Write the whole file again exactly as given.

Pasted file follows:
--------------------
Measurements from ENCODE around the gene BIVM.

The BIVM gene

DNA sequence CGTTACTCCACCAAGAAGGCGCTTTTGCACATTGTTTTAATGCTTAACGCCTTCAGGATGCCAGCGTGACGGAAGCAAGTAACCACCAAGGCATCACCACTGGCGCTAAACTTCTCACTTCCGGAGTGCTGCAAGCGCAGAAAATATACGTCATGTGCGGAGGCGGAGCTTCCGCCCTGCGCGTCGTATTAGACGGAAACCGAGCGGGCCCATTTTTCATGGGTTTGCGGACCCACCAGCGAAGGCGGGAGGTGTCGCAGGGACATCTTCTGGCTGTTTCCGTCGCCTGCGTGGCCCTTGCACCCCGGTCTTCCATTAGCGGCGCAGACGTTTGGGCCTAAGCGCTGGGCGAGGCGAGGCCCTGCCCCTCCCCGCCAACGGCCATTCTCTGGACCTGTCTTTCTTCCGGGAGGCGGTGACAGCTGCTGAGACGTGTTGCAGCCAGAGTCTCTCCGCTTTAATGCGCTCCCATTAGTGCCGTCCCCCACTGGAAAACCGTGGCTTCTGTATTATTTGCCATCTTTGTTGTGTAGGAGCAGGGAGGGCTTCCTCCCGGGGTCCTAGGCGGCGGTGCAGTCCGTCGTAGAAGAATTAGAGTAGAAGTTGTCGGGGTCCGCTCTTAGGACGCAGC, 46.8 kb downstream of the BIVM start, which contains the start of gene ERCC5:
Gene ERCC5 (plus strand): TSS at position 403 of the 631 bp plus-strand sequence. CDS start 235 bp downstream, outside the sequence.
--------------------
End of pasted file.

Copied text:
Measurements from ENCODE around the gene BIVM.

The BIVM gene

DNA sequence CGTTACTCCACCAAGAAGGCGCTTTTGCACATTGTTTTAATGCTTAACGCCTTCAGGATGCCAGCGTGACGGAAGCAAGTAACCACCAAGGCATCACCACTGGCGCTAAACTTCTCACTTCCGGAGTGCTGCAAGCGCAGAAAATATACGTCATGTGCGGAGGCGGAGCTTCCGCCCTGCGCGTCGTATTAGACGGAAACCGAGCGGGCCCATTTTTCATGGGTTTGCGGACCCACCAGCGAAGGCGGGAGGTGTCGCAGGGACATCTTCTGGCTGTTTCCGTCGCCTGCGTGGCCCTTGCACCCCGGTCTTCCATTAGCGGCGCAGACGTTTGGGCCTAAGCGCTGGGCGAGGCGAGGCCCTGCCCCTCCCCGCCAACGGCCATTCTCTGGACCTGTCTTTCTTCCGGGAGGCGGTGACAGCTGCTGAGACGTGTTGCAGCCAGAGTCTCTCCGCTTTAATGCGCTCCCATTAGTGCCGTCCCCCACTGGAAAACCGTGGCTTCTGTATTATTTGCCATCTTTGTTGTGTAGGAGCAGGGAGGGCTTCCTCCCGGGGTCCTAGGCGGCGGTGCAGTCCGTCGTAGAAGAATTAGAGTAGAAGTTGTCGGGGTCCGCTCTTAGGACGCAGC, 46.8 kb downstream of the BIVM start, which contains the start of gene ERCC5:
Gene ERCC5 (plus strand): TSS at position 403 of the 631 bp plus-strand sequence. CDS start 235 bp downstream, outside the sequence.